In the Queen’s Speech last week, the government presented its legislative programme for the next session of parliament, including a number of bills with important human rights implications. The speech was of particular interest because of the extent to which Brexit and COVID-19 have dominated the prime minister’s time in office so far.
Last Tuesday’s to-do list includes an enormous 31 bills, listed in full here and set out in greater detail here. Two bills with key implications are addressed below.
Sophie Basma (“Sophie”) is 10. She suffers from Type 3 Spinal Muscular Atrophy (“SMA”). SMA is a rare, genetic, neuromuscular disease which progressively leads to sufferers being unable to walk or sit unaided with devastating consequences on their quality of life. Sophie can no longer walk. There is medication for SMA sufferers which would have had the potential of helping Sophie regain her ability to work. But the NHS Trust had concluded that Sophie did not meet the eligibility criteria for this new medication, “Nusinersen”.
By her mother she challenged the decision by way of judicial review. The judge below found that the NHS Trust had lawfully reached the decision that they did. This was her appeal against that finding.
In the previous post under this topic, I referred to Mr Justice Binnie’s proposal for the exercise of the standard of reasonableness review in the 2007 case of Dunsmuir v New Brunswick. This would eventually resurface in Vavilov, where the majority of the Supreme Court of Canada held that the starting point should be a presumption that the reasonableness standard applied. In the interim, there had been much academic, practitioner and judicial commentary on the lack of clarity and consistency in the application of the principles espoused by the majority in Dunsmuir in subsequent cases and on the difficulty in applying such principles in claims. Members of the Supreme Court also expressed concerns in subsequent cases, for example, Abella J in Wilson v Atomic Energy of Canada Ltd 2016 SCC 29. The majority in Vavilov explicitly refers to such criticism coming from the judiciary and academics but also from litigants before the Court and organizations representing Canadians who are affected by administrative decisions. As the Court stated,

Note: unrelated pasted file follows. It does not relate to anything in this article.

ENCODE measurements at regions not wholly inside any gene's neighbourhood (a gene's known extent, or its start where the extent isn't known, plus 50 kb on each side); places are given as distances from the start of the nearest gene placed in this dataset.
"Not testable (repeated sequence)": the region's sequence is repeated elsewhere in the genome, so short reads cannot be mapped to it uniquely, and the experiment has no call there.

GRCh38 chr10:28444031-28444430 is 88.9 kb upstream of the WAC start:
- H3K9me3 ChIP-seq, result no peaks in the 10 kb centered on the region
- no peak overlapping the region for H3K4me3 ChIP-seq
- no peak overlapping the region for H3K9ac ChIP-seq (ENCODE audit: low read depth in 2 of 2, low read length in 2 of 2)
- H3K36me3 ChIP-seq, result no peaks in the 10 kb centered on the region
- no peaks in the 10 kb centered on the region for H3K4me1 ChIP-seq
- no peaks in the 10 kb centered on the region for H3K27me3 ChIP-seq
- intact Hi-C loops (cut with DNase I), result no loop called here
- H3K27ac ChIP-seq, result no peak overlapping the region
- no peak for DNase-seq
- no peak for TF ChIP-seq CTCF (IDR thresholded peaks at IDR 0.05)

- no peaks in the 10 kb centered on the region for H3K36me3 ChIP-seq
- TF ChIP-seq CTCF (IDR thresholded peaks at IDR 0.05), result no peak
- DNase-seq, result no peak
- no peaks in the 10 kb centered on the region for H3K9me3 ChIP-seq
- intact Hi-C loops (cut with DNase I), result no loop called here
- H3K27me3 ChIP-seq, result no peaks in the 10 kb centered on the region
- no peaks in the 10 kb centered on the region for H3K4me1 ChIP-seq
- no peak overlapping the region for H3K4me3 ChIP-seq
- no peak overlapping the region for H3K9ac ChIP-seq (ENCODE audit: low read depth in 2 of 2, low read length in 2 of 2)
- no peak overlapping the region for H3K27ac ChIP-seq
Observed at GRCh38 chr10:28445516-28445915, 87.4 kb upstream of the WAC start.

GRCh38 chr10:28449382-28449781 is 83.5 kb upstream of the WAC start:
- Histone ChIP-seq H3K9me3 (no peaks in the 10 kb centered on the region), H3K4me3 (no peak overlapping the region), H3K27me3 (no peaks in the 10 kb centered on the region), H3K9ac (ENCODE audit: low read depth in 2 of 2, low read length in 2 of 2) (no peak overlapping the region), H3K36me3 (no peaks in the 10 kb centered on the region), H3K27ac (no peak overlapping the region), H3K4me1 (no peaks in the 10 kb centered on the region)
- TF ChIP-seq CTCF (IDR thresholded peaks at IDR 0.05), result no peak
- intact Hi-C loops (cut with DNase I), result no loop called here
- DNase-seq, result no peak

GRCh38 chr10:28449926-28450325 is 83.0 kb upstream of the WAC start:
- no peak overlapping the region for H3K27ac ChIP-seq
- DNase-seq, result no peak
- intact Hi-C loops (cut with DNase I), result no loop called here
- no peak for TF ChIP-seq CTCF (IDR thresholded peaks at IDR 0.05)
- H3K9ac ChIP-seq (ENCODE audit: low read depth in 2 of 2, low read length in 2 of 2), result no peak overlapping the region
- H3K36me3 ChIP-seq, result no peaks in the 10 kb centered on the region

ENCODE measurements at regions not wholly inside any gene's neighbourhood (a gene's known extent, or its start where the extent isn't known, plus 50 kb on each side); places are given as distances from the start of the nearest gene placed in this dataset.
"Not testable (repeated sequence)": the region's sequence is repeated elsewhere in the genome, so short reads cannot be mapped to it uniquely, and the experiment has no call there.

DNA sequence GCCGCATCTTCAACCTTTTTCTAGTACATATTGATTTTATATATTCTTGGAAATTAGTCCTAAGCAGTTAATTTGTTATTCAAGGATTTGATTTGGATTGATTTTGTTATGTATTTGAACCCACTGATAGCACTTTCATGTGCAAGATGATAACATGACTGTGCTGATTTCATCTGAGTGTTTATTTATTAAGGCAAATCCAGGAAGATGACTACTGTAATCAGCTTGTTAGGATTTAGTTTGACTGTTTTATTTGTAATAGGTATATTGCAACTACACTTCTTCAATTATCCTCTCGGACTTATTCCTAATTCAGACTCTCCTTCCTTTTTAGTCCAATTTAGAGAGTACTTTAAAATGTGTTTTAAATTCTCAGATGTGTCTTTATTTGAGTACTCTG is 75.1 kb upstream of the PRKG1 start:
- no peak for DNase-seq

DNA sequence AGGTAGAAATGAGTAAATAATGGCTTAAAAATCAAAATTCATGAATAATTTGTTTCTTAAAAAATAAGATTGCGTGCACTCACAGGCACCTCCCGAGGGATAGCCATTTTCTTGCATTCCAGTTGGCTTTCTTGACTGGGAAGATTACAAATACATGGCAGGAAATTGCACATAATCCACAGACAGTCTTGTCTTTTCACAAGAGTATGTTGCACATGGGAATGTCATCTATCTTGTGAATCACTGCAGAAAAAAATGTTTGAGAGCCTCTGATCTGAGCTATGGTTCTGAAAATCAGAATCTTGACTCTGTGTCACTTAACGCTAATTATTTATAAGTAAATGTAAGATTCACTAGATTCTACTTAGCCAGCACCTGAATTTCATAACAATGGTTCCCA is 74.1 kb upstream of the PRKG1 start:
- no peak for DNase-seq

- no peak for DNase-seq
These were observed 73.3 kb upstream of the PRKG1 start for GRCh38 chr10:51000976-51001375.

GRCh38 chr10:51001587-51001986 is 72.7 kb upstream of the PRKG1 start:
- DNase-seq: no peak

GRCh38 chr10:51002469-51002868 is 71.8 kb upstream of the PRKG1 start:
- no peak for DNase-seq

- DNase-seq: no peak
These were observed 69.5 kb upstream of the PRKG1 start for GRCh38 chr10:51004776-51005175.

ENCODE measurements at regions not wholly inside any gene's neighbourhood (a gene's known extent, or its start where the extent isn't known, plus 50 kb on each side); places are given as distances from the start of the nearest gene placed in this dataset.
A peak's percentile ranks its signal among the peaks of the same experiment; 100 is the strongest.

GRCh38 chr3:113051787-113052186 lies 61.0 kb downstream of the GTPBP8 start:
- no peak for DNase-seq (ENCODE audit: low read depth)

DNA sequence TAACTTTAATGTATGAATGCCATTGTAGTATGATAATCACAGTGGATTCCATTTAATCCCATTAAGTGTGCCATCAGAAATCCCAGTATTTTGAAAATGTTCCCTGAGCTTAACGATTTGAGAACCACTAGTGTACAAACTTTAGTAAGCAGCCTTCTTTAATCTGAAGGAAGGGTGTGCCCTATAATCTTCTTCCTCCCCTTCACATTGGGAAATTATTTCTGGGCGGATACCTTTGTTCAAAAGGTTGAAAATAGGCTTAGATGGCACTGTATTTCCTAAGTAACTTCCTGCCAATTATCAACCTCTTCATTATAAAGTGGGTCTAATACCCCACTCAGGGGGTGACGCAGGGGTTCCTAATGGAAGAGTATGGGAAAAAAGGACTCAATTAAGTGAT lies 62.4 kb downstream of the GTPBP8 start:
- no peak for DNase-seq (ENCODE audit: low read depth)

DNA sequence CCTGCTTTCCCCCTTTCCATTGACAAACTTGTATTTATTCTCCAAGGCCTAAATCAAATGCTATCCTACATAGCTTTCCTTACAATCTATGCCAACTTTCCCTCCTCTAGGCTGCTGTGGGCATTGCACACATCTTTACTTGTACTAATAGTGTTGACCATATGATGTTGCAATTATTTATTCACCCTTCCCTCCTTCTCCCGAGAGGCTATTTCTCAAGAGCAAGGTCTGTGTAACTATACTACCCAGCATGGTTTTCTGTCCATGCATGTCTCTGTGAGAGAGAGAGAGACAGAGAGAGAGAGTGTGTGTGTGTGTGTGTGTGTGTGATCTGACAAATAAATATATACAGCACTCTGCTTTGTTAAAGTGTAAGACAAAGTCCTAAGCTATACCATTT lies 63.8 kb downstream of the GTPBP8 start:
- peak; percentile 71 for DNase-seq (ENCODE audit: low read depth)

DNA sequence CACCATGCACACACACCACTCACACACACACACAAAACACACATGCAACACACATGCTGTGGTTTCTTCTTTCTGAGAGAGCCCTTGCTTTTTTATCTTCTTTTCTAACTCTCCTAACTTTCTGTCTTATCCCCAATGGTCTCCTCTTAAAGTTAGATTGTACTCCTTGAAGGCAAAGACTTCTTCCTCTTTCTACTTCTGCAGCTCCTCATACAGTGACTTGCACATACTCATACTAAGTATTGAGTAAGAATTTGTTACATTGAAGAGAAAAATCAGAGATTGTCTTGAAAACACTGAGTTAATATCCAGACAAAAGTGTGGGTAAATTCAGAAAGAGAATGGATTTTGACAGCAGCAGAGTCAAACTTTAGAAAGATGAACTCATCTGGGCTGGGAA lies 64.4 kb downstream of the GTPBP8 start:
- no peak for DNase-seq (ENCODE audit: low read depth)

These are not light critiques or theoretical challenges. They go to the core of the coherence of our administrative law jurisprudence and to the practical implications of this lack of coherence.
The Court also referred to concerns that the reasonableness standard was sometimes perceived as “advancing a two-tiered justice system in which those subject to administrative decisions are entitled only to an outcome somewhere between “good enough” and “not quite wrong”.
Stratas JA has said, “Administrative law matters”. Every individual’s life is affected, in some cases profoundly, by administrative decisions. Judicial oversight of administrative decisions engages questions of importance and sensitivity in democracies where separation of powers is an intrinsic principle. In the view of the Supreme Court of Canada, the act of judicial review by a court is a constitutional function that ensures executive power is exercised according to the rule of law. At the same time, review must be exercised without undermining the democratic legitimacy of the executive or the intention of the legislature. The standards applied by courts to determining the lawfulness of administrative decisions are therefore of central importance to the proper functioning of our country.